The story “Gwen” was a disturbing tale of mentally illness. She was a young homeless woman of New Orleans. She was described as ugly wearing a motley collection of clothing.
She was an artist with a portable assortment of colored pencils and pieces of grey rough paper. Gwen used her artistic skill to solicit her daily bread but found it hard to accomplish as she moved about from one street and establishment to next.
When her subjects refused to purchase her work of them, she retaliated by punishing their images in a variety of ways but they seemed to end up in the same basic place.
The story was written in a voice that blurs its true identity. The narrator vividly described images in their immediate environment as a carousel of citizens usually found in legendary neighborhoods like the French Quarter.
The theme I noticed the most was the correlation between artistry and madness.
Scientists have noticed a parallel between the two for over forty years and it has produced many fascinating studies.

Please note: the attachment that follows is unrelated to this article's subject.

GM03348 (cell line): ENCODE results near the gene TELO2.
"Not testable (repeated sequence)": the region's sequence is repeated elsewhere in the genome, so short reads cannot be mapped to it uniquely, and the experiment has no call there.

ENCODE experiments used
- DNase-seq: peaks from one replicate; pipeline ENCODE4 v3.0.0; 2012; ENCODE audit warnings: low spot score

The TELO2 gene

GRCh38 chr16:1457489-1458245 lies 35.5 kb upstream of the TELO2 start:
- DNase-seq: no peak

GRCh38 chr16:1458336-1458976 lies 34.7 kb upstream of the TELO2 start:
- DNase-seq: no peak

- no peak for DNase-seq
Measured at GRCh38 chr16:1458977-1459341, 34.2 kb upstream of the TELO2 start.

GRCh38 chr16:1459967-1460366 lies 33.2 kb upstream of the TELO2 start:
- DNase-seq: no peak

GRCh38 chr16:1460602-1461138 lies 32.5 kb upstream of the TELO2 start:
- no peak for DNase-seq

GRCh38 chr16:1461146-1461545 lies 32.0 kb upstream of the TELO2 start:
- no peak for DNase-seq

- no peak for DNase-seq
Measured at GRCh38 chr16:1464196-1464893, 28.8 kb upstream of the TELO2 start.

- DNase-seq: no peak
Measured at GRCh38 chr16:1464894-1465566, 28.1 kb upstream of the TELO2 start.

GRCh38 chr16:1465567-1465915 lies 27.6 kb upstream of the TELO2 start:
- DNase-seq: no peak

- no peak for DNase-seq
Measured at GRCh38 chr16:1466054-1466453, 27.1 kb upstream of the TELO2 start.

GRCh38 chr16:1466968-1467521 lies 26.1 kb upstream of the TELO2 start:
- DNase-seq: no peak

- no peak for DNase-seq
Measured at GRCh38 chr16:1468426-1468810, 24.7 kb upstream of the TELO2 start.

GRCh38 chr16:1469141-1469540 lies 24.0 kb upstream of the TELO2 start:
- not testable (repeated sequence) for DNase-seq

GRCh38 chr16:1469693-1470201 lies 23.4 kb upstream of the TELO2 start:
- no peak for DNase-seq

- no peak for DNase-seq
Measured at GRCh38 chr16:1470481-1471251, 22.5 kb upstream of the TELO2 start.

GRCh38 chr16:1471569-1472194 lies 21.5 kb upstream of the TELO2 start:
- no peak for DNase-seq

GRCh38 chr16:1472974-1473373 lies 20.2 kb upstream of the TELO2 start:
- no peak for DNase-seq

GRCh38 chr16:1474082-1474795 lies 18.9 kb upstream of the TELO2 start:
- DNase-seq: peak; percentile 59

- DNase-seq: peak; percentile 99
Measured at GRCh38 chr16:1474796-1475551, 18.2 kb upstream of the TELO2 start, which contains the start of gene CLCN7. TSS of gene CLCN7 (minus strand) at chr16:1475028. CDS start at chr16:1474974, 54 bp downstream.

There isn’t a definite connection that artists have or will be stricken with mental illness. There are plenty of healthy creative people in the world and yes there are some who definitely struggle in their personal disease.
Gwen seemed to be a prime example of how close art and psychosis can get and how alarming that can become. She poured a tremendous amount of energy into creating her images. Most of her perspective focused on what normal people would consider as mundane, yet to Gwen they stood out fiercely.
This story also awakened the reader of how the mentally ill coped with their personal challenges. They are not required to seek professional assistance as long as they do not endanger themselves or others, yet they are barely capable of supporting themselves to live humanely. They are the unfortunates of society who are not at fault for who they are and how they live, but victims in constant search of how to manage their perception.
Gwen was a reject of society who had incredible artistic skill but her neighbors chose to treat her as invisible and ultimately untouchable, in spite of the culture she could add to the world.
Louis Maistros is a contemporary writer, resident of New Orleans and survivor of hurricane Katrina. His literary accomplishments seem to be many and he has reawakened readers to the diversity of his beloved home as it continues to rebuild itself through the citizens who love and cherish it.